|시간 제한||메모리 제한||제출||정답||맞은 사람||정답 비율|
|2 초||512 MB||7||7||7||100.000%|
The change-making problem is a classical competitive programming problem. The problem is about a currency system. In this system, there are n available denominations of coins \$c1, \$c2, . . . , \$cn where c1 = 1 and c2, . . . , cn are all integers. Assume you can have unlimited supply of each denomination of coins. The change-making problem is: given a target x, make a change of \$x with minimum number of coins.
The change-making problem has appeared so many times in programming contest. Many contestants know how to solve this problem. However, there are also many contestants doing it wrongly. For example, many of them use greedy algorithm which does not work. This greedy algorithm repeatedly takes the coin with greatest value which does not exceed x. This algorithm actually works for some currency system but not for this case: \$1, \$3, \$4 and the target x = 6. We call such case a counterexample to this greedy algorithm, and x = 6 is a witness of the currency system \$1, \$3, \$4.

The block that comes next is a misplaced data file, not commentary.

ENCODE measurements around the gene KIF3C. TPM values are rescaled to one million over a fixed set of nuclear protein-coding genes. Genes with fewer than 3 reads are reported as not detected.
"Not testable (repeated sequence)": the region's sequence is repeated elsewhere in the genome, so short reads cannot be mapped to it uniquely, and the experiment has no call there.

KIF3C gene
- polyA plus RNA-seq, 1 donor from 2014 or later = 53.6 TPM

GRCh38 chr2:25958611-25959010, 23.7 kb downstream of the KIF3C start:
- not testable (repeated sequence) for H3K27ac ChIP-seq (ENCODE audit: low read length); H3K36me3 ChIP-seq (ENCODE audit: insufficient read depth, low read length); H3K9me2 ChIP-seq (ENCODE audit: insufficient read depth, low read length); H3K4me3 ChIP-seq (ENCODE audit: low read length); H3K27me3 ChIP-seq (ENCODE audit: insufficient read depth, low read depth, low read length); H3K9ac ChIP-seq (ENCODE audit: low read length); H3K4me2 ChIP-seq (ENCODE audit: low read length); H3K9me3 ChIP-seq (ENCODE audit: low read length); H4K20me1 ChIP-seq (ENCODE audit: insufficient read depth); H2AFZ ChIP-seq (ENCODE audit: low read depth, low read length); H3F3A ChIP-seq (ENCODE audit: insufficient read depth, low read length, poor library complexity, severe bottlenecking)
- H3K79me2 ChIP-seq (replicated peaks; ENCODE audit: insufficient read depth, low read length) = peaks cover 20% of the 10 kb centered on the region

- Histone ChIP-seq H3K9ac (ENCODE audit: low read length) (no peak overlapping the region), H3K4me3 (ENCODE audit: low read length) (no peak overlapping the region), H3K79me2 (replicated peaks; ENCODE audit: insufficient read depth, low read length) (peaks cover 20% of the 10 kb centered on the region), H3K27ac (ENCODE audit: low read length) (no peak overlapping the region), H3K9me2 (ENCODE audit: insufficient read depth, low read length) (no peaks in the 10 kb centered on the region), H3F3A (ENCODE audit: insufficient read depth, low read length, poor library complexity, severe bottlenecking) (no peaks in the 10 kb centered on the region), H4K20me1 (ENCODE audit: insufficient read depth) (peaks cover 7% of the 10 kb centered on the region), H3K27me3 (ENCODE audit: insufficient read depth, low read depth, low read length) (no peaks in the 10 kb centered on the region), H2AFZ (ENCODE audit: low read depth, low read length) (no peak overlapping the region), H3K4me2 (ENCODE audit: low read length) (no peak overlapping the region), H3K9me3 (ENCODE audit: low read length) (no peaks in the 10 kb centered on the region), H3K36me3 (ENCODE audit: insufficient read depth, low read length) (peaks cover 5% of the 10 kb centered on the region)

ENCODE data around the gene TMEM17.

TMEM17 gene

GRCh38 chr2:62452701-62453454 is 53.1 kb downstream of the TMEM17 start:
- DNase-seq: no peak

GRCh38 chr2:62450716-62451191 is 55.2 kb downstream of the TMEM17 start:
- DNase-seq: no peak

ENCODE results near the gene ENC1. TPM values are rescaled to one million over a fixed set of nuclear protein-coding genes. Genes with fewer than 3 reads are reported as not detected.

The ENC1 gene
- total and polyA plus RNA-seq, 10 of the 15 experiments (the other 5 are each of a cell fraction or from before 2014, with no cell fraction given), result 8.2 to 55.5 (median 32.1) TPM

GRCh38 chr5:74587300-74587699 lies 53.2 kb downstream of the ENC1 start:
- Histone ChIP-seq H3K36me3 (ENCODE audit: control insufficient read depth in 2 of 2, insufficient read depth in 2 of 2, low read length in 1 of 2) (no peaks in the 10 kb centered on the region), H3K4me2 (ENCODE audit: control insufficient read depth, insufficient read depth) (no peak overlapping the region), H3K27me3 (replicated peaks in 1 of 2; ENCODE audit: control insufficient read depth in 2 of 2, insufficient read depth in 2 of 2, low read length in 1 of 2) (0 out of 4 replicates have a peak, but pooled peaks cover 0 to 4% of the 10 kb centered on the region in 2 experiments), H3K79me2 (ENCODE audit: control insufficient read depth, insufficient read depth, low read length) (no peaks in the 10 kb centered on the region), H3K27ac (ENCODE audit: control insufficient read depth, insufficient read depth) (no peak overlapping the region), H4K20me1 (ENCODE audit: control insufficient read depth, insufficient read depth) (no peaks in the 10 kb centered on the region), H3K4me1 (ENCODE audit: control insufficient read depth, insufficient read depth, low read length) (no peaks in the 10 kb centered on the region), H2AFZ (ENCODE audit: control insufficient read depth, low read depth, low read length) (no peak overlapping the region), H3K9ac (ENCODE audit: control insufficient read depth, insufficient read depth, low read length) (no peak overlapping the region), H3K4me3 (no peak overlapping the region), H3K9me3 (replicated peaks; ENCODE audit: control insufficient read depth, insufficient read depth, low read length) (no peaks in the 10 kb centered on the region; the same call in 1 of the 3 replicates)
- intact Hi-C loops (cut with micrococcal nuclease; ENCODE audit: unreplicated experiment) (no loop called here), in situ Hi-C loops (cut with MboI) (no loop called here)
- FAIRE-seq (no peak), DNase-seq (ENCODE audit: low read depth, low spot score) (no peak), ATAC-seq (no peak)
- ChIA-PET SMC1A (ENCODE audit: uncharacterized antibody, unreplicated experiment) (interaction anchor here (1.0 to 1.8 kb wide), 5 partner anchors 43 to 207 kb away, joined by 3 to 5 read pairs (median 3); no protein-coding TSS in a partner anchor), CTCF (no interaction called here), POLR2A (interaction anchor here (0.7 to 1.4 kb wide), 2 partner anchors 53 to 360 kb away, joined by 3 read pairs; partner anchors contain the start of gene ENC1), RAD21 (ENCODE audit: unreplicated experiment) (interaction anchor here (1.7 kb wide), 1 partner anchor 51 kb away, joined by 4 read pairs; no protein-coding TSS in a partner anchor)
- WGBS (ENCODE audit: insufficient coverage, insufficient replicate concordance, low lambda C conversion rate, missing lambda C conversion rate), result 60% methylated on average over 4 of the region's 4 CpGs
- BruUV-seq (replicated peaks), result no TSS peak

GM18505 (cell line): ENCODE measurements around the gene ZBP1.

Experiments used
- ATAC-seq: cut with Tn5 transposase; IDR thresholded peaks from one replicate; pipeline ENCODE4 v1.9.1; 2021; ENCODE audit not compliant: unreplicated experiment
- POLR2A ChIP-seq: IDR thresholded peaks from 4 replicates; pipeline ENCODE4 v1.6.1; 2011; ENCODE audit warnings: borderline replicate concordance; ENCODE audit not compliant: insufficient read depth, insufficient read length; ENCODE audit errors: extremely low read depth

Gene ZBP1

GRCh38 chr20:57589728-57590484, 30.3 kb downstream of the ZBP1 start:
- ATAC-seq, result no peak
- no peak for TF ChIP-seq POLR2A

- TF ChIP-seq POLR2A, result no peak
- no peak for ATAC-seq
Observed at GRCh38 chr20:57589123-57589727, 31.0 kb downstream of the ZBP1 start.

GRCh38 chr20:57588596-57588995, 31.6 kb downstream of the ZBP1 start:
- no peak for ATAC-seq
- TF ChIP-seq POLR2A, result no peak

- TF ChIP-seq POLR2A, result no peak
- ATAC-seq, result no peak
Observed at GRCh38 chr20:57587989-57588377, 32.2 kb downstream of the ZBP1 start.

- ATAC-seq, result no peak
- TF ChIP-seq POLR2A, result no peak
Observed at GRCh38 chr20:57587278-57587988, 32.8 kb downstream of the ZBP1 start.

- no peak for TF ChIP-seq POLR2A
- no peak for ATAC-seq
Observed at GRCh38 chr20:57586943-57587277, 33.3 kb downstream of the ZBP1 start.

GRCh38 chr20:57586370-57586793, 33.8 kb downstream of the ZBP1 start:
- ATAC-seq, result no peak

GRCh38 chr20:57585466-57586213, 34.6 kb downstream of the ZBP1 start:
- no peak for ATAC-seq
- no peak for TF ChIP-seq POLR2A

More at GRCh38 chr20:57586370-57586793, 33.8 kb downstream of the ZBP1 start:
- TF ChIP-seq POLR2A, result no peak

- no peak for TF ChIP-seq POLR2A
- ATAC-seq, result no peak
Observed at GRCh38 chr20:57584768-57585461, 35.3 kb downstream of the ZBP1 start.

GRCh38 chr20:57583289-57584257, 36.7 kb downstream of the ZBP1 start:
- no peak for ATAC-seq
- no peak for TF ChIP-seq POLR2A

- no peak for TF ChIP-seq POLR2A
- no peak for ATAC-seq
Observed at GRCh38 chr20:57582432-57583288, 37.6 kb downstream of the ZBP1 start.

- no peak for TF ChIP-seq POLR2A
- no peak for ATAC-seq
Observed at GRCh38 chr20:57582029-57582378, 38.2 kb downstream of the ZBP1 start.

Please write a program to find the minimum witness for a given currency system. If there does not exist a witness or the minimum witness is greater than 105, your program should output −1.
The first line contains an integer n to indicate the number of denominations in the currency system. The second line contains n integers c1, . . . , cn where the currency system has \$c1, . . . , \$cn.
Output the minimum witness x if x ≤ 105. Otherwise output −1.
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